Four researchers have developed an "event-based" understanding of Liquidity, measuring it as a characterization (from 0 to 1) of the predictability of asset price trajectories. Illiquidity is surprise.
It is certainly true that a lot of foreign-denominated debt would worsen prospects for South Africa. But even in the absence of such a trap: can a nation boast of anti-fragility (or even, more aptly, of robustness) simply because it has the option of devaluation?
The QFII advisory business will for tricky for the smaller fund management companies, because the private firms with which they compete there "tend to boast better investment teams."
Consider TMX index futures: volume and open interest were both heading up sharply in the period 2005-06. But OI peaked in 2006, while volumes continued up for another two years. Going forward, too, the two are not expected to move in tandem.
A new report by PrevInvest, the "Investment Outlook & Hedge Fund Strategies Insight Report," focuses on the consequences of the race to the bottom among the world's industrialized nations and their central banks, and the way this has created a lot of sloshing-around of liquidity looking for profitable channels.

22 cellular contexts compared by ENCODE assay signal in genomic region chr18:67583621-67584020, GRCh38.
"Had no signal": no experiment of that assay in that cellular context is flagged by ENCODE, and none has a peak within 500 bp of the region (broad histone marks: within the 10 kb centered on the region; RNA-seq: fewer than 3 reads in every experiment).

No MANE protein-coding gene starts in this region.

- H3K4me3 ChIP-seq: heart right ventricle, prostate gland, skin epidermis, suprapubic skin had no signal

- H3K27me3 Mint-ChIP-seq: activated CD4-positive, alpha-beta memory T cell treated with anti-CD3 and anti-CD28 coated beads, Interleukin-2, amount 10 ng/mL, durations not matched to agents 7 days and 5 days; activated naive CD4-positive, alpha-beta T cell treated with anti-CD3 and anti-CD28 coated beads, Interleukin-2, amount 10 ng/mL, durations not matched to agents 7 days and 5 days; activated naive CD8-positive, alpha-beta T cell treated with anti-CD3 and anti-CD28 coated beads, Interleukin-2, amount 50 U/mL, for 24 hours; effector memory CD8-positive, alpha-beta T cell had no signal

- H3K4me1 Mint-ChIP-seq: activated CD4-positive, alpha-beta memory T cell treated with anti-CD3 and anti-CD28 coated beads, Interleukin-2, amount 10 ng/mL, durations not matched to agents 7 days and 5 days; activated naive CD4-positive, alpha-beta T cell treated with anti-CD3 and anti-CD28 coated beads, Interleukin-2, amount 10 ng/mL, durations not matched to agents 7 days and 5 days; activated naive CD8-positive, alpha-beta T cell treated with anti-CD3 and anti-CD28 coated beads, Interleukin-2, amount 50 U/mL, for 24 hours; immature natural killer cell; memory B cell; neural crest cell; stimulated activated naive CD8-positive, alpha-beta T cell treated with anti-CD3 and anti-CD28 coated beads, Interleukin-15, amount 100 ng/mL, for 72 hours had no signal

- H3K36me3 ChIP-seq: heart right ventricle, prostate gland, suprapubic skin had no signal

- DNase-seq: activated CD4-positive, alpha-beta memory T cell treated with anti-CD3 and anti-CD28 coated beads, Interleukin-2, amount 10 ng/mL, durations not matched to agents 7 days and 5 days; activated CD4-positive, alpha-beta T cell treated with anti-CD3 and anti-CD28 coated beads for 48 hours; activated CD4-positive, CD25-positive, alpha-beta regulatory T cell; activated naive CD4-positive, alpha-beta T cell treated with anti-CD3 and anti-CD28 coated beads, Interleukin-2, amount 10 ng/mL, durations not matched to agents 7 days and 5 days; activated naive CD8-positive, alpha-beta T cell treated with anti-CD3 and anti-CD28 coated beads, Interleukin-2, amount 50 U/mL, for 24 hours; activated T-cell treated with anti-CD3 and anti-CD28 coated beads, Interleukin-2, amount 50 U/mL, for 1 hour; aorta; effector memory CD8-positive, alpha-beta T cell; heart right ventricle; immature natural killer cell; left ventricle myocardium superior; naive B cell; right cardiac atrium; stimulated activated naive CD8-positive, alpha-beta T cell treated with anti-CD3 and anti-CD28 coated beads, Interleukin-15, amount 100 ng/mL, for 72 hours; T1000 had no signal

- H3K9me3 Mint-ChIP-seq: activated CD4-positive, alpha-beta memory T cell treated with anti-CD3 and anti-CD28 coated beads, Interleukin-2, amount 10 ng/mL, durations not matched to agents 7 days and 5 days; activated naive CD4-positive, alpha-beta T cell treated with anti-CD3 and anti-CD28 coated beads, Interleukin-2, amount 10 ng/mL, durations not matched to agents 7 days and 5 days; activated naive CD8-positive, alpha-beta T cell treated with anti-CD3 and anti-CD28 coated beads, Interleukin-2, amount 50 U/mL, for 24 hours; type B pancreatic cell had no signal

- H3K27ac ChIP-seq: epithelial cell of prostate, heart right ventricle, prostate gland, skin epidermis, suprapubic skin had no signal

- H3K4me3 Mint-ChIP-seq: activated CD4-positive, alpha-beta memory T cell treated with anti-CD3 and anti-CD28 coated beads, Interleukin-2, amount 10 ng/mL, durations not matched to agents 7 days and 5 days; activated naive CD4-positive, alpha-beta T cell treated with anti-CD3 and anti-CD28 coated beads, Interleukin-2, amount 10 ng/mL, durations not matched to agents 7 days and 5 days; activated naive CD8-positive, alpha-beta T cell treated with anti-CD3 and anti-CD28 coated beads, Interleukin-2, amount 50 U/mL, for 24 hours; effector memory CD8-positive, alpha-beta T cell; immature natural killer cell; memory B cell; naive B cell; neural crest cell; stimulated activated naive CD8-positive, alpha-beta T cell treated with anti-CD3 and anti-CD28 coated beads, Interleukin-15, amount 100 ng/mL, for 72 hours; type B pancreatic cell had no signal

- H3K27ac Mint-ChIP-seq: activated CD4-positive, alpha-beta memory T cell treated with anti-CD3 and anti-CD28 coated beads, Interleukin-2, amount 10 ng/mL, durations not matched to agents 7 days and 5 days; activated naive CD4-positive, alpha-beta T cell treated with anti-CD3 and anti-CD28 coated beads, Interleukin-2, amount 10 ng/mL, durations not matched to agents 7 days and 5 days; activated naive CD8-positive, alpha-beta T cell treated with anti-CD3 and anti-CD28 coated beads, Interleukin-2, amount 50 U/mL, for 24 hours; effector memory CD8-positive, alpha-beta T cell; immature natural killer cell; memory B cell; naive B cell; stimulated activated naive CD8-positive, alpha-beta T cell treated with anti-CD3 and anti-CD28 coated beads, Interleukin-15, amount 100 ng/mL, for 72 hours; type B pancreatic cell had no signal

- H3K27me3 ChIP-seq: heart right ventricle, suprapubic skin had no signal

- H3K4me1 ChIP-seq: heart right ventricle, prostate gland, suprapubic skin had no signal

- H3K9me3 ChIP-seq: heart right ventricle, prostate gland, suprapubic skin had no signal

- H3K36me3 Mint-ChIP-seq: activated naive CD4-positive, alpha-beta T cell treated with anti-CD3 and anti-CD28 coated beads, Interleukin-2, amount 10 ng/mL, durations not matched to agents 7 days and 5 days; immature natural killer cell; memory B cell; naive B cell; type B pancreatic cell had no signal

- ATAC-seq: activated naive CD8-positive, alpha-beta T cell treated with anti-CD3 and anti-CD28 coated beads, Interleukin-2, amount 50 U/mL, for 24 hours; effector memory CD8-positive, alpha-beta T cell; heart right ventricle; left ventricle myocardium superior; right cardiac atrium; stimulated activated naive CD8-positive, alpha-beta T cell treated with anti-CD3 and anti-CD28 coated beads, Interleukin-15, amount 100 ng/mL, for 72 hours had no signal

Facile parallels notwithstanding, neither the argument Druckenmiller made at Sohn nor any other good reasons that may now exist for shorting the Aussie have a lot to do with the case against the pound in 1992. That tug-of-war occurred in a unique context, not here replicated.
This is the second of a two-part discussion of a paper jointly issued by Basel and IOSCO on margin requirements for non-centrally cleared derivatives. The new paper solicits feedback on the phase-in timeline it proposes, a phase-in designed to provide flexibility so the affected markets can meet "operational and logistical challenges" by which they might otherwise be stymied.
A deeper look at alternatives with Dr. Bob Swarup, a world-renowned expert and commentator on alternatives and financial markets as well as being a visiting fellow at London School of Economics.
SWFs are distinct from pension funds at least in this sense, there are broadly speaking no explicit liabilities. There is no ongoing schedule of payments an SWF is responsible for making, for example. Nonetheless, there are clearly implicit liabilities. On this the point nearly all (92 percent) of survey respondents concurred, saying that implicit liabilities, arising from the objectives of the fund, must be taken into account in managers’ plans.